local disk UUID ?

How can I get a UUID for a hard disk … both on win and mac?

On the Mac you can get it via the NSURL properties, MBS & MacOSLib both have the NSURL classes.

I can’t believe it’s this difficult is there no shell command for it. I can’t afford the plug-ins right now

MacOSLib isn’t a plugin, it’s a wrapper for the underlying Cocoa framework.

I seem to recall that someone has posted some command line functions for this, but NSURL is the correct API to use and doesn’t have any limitations that a system command line application may have. i.e. If there is an API for that, don’t use a command line application!

Forgot to add that the MacOSLib is free and Open Source.

On Windows this is the kind of information reported by WMI Computer System Hardware Classes :
http://msdn.microsoft.com/en-us/library/windows/desktop/aa389273(v=vs.85).aspx

In particular Win32_DiskDrive http://msdn.microsoft.com/en-us/library/windows/desktop/aa394132(v=vs.85).aspx

I believe string DeviceID; is what you need.

Those classes import into xojo ?

Those are Windows classes that must be called through declare http://docs.xojo.com/index.php/Declare

Are there any example projects ? You see this is the last step before I can finally release this program. I got license keys being issued from easydigitaldownloads.com plugin for wordpress…

But I need to tie it to a computer… because even if i store the key encrypted in a textfile… people can share the textfile and would be able to bypass the license check…

so what i was going to do was encrypt the HDD/SSD UUID + LICENSE KEY… and that way the program could decrypt the string… check to see if the UUID matches before checking if the key is valid.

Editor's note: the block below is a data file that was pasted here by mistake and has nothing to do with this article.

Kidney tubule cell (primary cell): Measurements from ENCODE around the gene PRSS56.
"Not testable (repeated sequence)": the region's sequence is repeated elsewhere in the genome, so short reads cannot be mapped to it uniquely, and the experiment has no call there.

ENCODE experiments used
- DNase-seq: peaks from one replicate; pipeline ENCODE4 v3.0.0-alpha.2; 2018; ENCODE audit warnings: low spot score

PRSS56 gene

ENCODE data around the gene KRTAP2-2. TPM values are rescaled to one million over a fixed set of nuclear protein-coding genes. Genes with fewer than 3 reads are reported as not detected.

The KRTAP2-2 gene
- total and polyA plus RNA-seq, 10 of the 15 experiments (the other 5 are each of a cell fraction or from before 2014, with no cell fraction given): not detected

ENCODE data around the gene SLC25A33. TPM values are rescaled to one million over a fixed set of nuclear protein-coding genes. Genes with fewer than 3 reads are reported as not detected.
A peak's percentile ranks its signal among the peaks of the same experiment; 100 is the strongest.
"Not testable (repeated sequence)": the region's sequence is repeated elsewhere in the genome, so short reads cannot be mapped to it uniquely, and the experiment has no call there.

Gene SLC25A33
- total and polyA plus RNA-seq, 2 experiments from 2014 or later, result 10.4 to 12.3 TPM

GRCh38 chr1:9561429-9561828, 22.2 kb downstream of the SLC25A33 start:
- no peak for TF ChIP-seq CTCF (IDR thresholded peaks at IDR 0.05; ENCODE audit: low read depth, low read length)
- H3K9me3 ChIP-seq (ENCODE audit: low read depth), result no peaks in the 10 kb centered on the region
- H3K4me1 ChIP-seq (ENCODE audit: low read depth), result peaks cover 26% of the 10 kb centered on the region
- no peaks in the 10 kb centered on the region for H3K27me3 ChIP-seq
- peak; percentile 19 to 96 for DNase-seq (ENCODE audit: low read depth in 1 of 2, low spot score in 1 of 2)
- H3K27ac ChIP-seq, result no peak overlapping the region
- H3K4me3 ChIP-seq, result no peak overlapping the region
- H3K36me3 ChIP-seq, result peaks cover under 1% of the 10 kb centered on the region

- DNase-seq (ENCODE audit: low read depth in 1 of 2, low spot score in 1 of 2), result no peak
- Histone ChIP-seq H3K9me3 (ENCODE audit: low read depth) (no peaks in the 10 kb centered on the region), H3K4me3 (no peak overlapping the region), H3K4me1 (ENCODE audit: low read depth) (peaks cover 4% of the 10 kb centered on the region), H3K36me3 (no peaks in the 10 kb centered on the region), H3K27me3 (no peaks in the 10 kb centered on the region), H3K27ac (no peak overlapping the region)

I need a way to do this on Mac and Windows… and so far… I am completely lost… with something that seems it would be so simple…

Ahah… There is an easier way for you to get something similar, although not so precise. Use the creation date of volume( 0 ). As Volume( 0 ) should be the boot volume and while it’s possible to get duplicates, it shouldn’t be likely. For added variance, you could also use the creation date of your sub folder within the Application Support folder.

Getting the drive UUID isn’t that difficult, once you understand how. It’s just that Xojo doesn’t support it out of the box, so it requires some understanding of the OS APIs. Trust me, once you learn about OS APIs you’ll be able to create far better applications as you’ll no longer be limited by the Xojo toolbox. In fact, this is one of the reasons as to why Xojo is the best x-plat development tool out there (I have experience with several others). Especially being able to mix & match is awesome!